20130621_193634I must say that Dr. Iversen was by far the best teacher I had at Oneonta (my second favorite was also a history teacher…what does that say about the English department?). That is high praise indeed coming from a secondary English ed major! I had her for The History of the US since WWII, and it is stating the obvious that she was magnetic and charismatic. We were in a pretty large lecture hall in IRC (I think that was the building), and as diminutive as she was, her spitfire persona filled the large room. But I have a personal anecdote I hope you find amusing and comforting.

Born in 1965, I was a long suffering Met fan when I took her class. It was the fall of 1986, and the Mets were finally a force with which to be reckoned. Unfortunately, they were playing an essential, must win game at the same time as the class’s midterm, The game started at 3:00, and the class was from 5:00-7:30. I went to campus at 3:00 and watched the game in a dorm across from the lecture hall. The game moved fast, and at 5:00, I had to leave to go to class with the Mets hopelessly behind, 3-0, going into the 9th inning. Dr. Iversen decided to run class for the first half, then administer the midterm during the second half of class. Very early into her lecture, there was cheering coming from outside the lecture hall; the Mets made a comeback to take the game into extra innings.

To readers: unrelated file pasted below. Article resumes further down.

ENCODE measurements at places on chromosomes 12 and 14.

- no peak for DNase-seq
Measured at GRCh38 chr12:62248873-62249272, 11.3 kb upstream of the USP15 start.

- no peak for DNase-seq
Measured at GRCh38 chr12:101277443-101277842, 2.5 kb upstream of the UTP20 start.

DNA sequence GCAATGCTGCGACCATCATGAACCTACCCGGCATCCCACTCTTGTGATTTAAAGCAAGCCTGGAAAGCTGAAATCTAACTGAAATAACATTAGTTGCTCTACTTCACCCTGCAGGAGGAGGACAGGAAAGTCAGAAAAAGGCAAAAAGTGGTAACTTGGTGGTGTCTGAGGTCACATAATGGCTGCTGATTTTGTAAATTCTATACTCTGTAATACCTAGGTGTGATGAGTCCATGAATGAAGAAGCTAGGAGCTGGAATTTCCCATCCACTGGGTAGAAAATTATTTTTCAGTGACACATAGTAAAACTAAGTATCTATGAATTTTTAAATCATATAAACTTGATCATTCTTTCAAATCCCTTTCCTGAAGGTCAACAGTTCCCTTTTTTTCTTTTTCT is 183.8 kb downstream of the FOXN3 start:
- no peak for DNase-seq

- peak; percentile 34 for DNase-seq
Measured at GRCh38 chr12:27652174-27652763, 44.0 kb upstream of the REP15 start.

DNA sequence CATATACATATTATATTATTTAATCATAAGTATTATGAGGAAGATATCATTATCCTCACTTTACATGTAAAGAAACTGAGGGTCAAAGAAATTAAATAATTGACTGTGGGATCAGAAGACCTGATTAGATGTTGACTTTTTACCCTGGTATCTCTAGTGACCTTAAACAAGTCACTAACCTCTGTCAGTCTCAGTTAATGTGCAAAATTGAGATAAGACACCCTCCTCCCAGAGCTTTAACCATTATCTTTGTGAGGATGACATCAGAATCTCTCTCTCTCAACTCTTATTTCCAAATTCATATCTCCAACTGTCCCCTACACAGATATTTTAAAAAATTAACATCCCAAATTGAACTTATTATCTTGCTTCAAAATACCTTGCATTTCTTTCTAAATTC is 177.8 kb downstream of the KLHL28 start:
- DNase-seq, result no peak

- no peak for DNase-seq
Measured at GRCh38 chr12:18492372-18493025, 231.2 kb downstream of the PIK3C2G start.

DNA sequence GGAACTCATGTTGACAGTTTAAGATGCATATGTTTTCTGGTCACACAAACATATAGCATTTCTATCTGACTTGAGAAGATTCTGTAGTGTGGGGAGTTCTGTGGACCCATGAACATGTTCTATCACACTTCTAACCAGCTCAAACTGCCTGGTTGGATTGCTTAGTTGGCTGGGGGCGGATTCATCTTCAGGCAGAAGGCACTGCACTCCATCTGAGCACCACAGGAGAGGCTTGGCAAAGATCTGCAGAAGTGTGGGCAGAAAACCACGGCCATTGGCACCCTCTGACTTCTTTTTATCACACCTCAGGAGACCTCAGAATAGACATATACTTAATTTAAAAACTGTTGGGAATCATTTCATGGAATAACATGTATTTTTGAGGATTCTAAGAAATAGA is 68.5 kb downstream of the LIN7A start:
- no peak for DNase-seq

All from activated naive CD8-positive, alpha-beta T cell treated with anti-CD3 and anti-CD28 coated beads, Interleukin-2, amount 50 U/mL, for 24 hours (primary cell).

Jesse Orosco falls on his knees after he wins the 1986 World Series for the New York MetsWhen we had our break before the exam, I realized that the other class going on at the time in the lecture hall was watching the game instead of having class (I see the professor who taught that class in my mind’s eye, but cannot remember his name for the life of me. He was a chain smoking, popular government teacher I believe). I said something before the test to Dr. Iversen, tongue in cheek, that I came close to blowing off her test to watch the game across the hall. I got nervous about whether she may have been insulted, but she got it! When the Mets went ahead in the 13th with a run, we heard the cheering from outside, and she dispatched me to find out what was happening. When the Astros tied the game in the bottom of the inning, she again sent me outside to find out what had happened. Believe it or not, when the exam was finished at 7:30, the game was still going on, and I got to watch the end of the amazing victory in the back of the IRC.

I don’t know why that story memory has always stayed with me…probably because she was such an inspiration to me. The story is emblematic of my memory of her: she was fiercely bright, but also extraordinarily accessible and human. As a teacher for 26 years, every once in a while, when I get really passionate about something in my classroom, like teaching Huck Finn, I always feel as if I am channeling Dr. Iversen.

~ Andy Fried (1987)